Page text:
Ernie Pyle was an only child. The home was moved into town from the farm where he grew up. It is reminiscent of all homes of the 1920 or so era. His mother pushed Ernie to get an education, and after graduating from college, Ernie went to work as a newspaper reporter. The rest is history. He never intended to cover war, but the work swallowed him and became his life for a few years. His approach was slightly different. He looked for the untold details, for the aftermath and suffering to humans that war cost. He was on the beach after the invasion of Normandy and painted pictures for readers not of gunfire or dead bodies but of letters from a mom covered in sand, an open Bible marked with favorite verses, a cigarette lighter, a dog lost and looking for the man he knew….heartbreaking details that moved readers beyond belief.

He never was a soldier but he lived a soldier’s life right with the armies. He was with infantry troops and lived their own rugged life. Pyle covered all of the war and wanted to quit, but one last venue remained. He had not covered the Pacific and there were still Americans fighting on islands. He wanted to give them coverage too. So he went. It was there that 44 year old Ernie Pyle was shot down and died.

                     Imagine a small boy doing his homework here while his mother peeled  apples or 
             canned corn. The kitchen was the center of activity for the Depression era homes.

Depression Era bedroom in the Pyle farm home. Note the quilt. Each block is a signed one. People paid a quarter to sign a block and then the church ladies quilted it and put the quilt up for raffle. They made $200 which was a load of money at the time. 

In Dana, Indiana you can tour his childhood home. The two Quonset huts are a delightful museum of his war life. There are constant running sound effects that one would have heard if they had stood in Pyle’s shoes during WWII. The sound of fighter pilots, bombers, exploding firepower, and grenades going off are not gruesome but so amazingly authentic that it adds to the museum experience. This museum is a tribute to a journalist, but also to a war hero too. It is so worth your time to visit here, and although it once was a state site, now it is run by the Friends of Ernie Pyle. They struggle to keep the doors open, but honoring a hero is always a good thing. We need more of them to look up to and to remember.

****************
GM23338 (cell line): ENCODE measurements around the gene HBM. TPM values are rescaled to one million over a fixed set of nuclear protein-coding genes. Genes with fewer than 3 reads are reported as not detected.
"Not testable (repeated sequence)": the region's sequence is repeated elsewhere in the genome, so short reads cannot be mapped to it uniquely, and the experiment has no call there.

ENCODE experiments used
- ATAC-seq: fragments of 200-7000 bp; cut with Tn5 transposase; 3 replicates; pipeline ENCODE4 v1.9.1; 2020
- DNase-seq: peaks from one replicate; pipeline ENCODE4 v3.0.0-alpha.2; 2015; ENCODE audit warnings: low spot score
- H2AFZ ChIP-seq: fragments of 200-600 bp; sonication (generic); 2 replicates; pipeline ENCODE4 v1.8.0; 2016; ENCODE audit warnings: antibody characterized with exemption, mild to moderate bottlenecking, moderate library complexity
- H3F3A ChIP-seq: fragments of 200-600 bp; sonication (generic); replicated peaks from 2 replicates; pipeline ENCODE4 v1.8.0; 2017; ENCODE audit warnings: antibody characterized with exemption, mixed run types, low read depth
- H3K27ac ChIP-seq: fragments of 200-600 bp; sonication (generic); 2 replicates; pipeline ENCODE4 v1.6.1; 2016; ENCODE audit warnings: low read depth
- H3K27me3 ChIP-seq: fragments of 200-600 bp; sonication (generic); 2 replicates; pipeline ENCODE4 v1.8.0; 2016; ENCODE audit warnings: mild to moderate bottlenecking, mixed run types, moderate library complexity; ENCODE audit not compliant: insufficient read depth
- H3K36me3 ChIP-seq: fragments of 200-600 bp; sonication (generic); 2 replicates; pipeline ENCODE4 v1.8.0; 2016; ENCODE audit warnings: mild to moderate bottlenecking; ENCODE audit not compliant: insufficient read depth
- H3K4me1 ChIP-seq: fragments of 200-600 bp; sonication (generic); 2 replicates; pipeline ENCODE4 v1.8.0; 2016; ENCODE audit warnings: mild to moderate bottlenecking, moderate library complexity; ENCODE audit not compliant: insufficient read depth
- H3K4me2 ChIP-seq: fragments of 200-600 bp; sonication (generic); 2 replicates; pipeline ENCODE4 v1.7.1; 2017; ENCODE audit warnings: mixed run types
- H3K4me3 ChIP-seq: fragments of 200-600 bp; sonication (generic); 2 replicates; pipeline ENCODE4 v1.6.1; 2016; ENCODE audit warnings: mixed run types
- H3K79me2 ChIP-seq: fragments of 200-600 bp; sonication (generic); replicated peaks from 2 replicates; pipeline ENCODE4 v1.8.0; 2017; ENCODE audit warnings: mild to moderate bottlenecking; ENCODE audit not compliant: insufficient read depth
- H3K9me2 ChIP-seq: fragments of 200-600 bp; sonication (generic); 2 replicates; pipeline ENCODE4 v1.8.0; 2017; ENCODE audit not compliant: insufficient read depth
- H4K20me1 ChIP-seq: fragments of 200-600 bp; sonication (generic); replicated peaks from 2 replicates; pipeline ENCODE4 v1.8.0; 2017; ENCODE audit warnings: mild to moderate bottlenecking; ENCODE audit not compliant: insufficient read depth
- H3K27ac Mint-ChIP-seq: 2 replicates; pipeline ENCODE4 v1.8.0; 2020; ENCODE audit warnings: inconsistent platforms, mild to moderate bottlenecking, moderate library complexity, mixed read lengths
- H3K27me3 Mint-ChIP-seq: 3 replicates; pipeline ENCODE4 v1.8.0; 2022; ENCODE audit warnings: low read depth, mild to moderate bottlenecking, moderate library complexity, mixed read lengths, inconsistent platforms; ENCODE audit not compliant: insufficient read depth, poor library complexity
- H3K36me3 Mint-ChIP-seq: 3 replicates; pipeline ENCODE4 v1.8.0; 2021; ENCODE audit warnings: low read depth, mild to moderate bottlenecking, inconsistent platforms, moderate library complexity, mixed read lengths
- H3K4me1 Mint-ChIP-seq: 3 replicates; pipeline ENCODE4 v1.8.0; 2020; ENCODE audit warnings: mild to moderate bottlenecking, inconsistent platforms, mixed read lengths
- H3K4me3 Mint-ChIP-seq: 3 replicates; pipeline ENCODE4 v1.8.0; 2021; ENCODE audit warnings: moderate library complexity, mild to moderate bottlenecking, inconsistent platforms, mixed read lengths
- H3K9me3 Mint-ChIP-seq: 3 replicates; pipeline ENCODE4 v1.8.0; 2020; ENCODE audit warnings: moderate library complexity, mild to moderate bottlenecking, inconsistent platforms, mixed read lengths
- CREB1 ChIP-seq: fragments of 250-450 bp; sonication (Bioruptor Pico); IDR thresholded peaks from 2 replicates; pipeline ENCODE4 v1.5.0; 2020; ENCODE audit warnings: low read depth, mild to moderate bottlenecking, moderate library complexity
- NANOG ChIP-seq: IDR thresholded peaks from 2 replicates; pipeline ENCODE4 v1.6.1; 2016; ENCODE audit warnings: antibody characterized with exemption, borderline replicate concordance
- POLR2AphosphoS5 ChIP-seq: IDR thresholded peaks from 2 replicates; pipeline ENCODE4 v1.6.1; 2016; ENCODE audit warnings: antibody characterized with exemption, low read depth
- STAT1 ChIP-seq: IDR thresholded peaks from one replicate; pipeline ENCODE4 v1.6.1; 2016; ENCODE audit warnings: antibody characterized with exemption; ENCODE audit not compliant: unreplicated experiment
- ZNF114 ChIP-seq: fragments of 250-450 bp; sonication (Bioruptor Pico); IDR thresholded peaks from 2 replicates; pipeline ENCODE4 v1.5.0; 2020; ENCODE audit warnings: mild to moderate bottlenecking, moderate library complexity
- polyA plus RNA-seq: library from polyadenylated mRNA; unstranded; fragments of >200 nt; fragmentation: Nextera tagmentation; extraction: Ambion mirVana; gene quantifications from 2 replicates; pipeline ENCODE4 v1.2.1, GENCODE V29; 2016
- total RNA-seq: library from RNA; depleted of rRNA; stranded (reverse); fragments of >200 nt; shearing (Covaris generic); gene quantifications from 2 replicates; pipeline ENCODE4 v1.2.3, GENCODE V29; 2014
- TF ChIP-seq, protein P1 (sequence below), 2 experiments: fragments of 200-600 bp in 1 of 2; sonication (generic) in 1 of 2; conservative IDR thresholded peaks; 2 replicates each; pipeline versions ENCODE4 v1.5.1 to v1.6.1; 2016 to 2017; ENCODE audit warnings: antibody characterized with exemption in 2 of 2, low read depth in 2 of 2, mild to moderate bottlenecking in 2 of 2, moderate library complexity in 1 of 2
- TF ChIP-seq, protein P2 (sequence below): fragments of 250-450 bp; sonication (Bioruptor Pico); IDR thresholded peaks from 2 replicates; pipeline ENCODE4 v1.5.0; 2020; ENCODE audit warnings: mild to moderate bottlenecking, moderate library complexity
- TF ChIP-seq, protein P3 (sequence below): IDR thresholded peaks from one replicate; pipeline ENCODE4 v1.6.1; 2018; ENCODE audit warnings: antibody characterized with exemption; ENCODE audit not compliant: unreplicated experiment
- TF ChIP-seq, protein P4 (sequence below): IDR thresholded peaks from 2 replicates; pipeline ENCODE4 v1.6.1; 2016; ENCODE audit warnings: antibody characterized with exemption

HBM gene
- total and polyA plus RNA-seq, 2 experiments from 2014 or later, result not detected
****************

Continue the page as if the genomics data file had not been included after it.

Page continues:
DH is never surprised anymore when I drag him off the beaten path. This time he thought “just another writer” site. But when the car pulled away he told me he was SO glad he saw this place and learned about Ernie Pyle. I definitely will be reading more about Pyle’s life, and I bet DH will too!  

Tuesday, August 12, 2014

A Short and Troubled Road Trip

                                 Beauty of Kentucky while rain was stopped!

The Ruby Slipper has not been much of a recreational vehicle the last seven months. Instead she has been a real work horse and with more loads to come. Soon we will move my sister and help her start a new life.

What should have been a pleasure trip last week to see our kids turned into a real trial. Sickness, heavy rain, wrong turns, wrecks on the interstate slowing traffic to a standstill in the wet, lost clear down into a corn field when a bridge was out, no phone service, and a lot of other bits and pieces turned the trip into a challenge. But there were at least three small areas out of the five days that will be worth keeping in the memory bag.
           1. We saw the Ernie Pyle home and museum in Dana, Indiana. We had spotted it last fall when we went to Kentucky, but then it was closed. So this trip we went that way again and made sure it was a Friday when we got there. Great stuff to be shared at a later date.

2                                                   Ernie Pyle home in Dana, Indiana
            2.  We saw our grandbabies who are now 3 and 5, who have grown a bunch since last October! On Saturday we went to a petting zoo and on a picnic. PawPa built with Legos; Grammie taught about eggs and cheese!





      3.  On the way home, we pulled off the interstate and drove right up to The Hill in St. Louis. Here sits a lovely old Italian community. GPS helped us find a favorite Italian grocery store. We limited ourselves to one stop as we needed to move on another four hours to home. But I loaded up on frozen handmade raviolis of various kinds and some spinach cannoli too. Our whole backend of the Ruby Slipper was Italian. 

      Although it was early, we drove by Rigazzi’s, an Italian eatery we had never been to before and saw it was already open for lunch. What luck and we stopped. We learned Al Capone was arrested while eating here in the wooly days of gangsters. 

      Wonderful food here!!!  We had toasted raviolis and then manicotti and chicken with risotto, along with powerhouse garlic bread. 

Wednesday, August 6, 2014

Friday Fictioneers/Genealogy

Please read Rochelle and rules for picture prompt at:

My picture story comes in at 98 words this week. 


The trees had taken over the German structure like aging hands wringing a hanky. Walls crumbled and branches reached through broken glass. Geneva thought of the relatives she never knew. Felt them reaching for her across time just like branch fingers.

Ben’s voice broke her thoughts vibrating her back to the moment, “You’re so white. Feeling okay?”

She looked at her sliver bracelet embossed with feathers and thunderclouds. She felt turquoise stones framed in the cross at her neck. As a Catholic, as an Indian, she wouldn’t have been desirable. She shuddered remembering all sides of her forefathers.